September 27, 2021
WISE ON THE MIDDLE EAST
Each week Robert L. Wise, Ph.D., explores the Middle Eastern situation, ranging from Egypt through Jordan, Syria, Lebanon, Israel and the surrounding area. Wise first traveled to Israel and the neighboring countries in 1968. Two of his sons taught in Jordan and Lebanon universities. Wise presents an objective view of the behind the scenes situation in these countries.
OH! OH! LOOK WHATS HAPPENING
The world is still wondering what happened in Afghanistan. The USA was there 20 years and lost the country in 20 days. Because the Middle East understands ISIS and the Taliban from a frightened perspective, they are not nearly so surprised. Here’s the latest from the Afghan countryside.
‘No one will tell us what our laws should be,’ said Mullah Nooruddin Turabi, insisting that Afghanistan’s revived legal code will again be guided by the Quran. “Cutting off hands is very necessary for security,” he said, insisting they had a deterrent effect. He stated the Cabinet was studying whether to do punishments in public and will “develop a policy.”
One of the founders of the Taliban and the chief enforcer of its harsh interpretation of Islamic law when they last ruled Afghanistan, Turabi said the hard-line movement will once again carry out executions and amputations of hands. In an interview with The Associated Press, Mullah Nooruddin Turabi dismissed outrage over the Taliban’s executions in the past, which sometimes took place in front of crowds at a stadium, and he warned the world against interfering with Afghanistan’s new rulers.
Wearing a white turban and bushy, unkempt white beard, the stocky Turabi limped slightly on his artificial leg. He lost a leg and one eye fighting with Soviet troops in the 1980s. He is in charge of prisons. He is among a number of Taliban leaders, including members of the all-male interim cabinet, on a United Nations sanctions list.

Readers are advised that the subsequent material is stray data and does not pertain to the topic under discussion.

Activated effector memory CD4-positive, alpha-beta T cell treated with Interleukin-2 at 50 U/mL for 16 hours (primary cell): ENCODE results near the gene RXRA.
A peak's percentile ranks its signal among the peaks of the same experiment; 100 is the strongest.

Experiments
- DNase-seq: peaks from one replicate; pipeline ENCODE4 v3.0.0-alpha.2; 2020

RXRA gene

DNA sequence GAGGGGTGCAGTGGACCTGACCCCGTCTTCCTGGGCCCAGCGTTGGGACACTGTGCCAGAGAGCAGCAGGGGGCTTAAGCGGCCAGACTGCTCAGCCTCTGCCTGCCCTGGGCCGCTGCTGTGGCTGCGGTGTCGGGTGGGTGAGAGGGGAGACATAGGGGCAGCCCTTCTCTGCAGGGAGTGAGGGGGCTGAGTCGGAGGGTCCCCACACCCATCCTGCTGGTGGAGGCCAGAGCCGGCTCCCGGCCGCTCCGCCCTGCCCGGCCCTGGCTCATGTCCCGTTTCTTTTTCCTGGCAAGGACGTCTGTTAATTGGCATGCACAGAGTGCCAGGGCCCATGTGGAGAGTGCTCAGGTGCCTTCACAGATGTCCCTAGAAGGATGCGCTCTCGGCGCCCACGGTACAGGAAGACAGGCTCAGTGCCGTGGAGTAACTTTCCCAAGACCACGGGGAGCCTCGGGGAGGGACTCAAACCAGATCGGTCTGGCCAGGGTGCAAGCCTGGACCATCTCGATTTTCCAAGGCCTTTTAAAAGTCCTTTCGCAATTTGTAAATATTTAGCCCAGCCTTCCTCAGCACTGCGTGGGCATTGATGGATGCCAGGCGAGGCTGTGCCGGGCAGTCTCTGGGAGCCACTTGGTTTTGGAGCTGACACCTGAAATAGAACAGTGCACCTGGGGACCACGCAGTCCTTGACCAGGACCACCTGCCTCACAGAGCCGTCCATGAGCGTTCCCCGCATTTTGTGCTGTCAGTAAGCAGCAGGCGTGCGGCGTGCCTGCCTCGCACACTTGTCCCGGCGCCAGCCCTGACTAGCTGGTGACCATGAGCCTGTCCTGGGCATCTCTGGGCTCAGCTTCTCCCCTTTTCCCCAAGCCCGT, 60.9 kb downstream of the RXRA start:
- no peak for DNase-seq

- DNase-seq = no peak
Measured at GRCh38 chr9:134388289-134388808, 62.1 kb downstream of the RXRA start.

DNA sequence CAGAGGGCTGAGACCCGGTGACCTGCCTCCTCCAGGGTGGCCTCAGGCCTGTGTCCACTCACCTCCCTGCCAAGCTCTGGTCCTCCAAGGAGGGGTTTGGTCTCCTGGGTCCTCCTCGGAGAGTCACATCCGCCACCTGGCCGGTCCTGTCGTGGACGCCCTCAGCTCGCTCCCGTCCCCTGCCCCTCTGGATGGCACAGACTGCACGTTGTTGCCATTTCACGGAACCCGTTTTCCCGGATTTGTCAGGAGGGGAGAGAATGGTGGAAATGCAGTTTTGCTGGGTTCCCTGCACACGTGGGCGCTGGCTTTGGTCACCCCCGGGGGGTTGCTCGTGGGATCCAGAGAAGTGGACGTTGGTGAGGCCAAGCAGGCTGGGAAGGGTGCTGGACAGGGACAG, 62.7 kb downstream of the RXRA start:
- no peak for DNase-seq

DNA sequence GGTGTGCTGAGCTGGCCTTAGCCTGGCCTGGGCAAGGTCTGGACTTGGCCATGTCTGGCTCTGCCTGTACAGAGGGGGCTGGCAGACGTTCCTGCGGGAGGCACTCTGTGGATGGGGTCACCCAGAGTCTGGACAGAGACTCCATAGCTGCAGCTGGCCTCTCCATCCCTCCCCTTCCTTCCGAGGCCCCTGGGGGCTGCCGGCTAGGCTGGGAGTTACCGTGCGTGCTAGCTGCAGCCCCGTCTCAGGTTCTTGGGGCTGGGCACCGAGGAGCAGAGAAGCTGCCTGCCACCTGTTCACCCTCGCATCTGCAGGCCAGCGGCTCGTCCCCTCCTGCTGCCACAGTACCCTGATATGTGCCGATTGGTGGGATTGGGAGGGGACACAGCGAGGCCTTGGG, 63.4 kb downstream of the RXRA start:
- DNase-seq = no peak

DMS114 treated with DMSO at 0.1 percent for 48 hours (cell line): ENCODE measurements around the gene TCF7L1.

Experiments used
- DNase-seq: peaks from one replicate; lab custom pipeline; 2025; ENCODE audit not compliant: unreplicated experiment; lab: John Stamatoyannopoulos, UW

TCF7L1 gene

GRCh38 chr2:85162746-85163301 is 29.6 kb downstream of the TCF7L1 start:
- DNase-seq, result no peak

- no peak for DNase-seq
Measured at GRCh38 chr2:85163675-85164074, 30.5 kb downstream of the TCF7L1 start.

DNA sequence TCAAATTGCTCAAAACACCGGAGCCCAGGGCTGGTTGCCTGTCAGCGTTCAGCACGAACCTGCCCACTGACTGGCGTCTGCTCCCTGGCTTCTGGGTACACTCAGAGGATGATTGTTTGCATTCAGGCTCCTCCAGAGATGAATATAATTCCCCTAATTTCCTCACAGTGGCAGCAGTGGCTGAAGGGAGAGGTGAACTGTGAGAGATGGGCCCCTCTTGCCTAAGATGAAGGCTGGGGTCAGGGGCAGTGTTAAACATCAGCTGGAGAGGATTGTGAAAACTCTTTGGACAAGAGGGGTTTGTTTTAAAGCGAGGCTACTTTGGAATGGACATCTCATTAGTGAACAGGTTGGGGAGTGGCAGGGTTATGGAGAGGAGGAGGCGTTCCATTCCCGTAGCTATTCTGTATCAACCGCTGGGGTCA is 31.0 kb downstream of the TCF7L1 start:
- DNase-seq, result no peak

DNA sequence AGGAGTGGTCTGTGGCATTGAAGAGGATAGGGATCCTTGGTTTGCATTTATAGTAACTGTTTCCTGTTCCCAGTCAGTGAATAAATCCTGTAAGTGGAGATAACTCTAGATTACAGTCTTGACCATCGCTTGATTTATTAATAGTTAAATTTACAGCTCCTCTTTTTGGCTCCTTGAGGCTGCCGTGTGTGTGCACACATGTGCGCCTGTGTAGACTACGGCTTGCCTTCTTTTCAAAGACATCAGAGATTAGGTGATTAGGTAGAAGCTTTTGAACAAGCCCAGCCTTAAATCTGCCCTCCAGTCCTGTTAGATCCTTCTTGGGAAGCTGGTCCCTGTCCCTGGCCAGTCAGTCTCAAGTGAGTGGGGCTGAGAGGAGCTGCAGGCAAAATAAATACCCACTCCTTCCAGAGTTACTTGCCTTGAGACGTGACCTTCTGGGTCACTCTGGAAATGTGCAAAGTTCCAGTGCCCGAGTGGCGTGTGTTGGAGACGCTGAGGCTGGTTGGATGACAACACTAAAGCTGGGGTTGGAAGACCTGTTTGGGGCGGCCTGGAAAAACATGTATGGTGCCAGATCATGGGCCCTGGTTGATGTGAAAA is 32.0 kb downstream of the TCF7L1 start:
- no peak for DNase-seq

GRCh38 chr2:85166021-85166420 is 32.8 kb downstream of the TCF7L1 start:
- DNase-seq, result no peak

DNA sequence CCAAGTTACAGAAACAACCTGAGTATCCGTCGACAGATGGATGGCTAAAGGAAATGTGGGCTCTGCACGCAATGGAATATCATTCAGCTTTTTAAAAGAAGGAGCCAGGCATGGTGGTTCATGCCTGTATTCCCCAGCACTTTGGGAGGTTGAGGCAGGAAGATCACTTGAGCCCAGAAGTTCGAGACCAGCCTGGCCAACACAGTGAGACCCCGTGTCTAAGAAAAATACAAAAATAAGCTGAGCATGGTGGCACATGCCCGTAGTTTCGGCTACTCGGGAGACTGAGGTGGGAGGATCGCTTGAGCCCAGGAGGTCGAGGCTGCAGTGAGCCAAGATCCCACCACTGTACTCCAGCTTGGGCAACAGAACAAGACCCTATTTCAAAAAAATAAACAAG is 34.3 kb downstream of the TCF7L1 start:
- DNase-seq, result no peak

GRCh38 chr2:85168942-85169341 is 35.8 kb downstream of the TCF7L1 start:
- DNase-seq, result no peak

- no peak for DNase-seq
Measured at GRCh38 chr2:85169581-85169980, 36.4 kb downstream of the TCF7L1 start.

On at least two occasions in the last week, Kabul men have been packed into the back of a pickup truck, hands tied and paraded around to humiliate them. In one case, their faces were painted to identify them as thieves. In the other, stale bread was hung from their necks or stuffed in their mouth. It wasn’t immediately clear what their crimes were.
Executions of convicted murderers were usually by a single shot to the head, carried out by the victim’s family, who had the option of accepting “blood money” and allowing the culprit to live. For convicted thieves, the punishment was amputation of a hand. For those convicted of highway robbery, a hand and a foot were amputated.
Since the Taliban overran Kabul on August 15 and seized control of the country, The world has been watching to see whether they will re-create their harsh rule of the late 1990s. Turabi’s comments pointed to how the group’s leaders remain entrenched in a deeply conservative, hard-liner worldview, even if they are embracing technological changes, like video and mobile phones. Turabi, now in his early 60s, was justice minister and the religious police during the Taliban’s previous rule.
Anybody care for a vacation in Afghanistan?
I have a new book coming out.
MAN ON FIRE
The story of the first Church father
(Elk Lake Publishing)
You’ll be inspired. Get a copy!
My latest books:
I Marched with Patton: A Firsthand Account of World War II
Alongside One of the U.S. Army’s Greatest Generals!
by Frank Sisson (Author), Robert L. Wise (Author)
You can find I MARCHED WITH PATTON on Amazon.
82 Days on Okinawa: One American’s Unforgettable Firsthand Account of the Pacific War’s Greatest Battle!
You can find 82 DAYS ON OKINAWA on Amazon.
by Art Shaw (Author), Robert L. Wise (Author)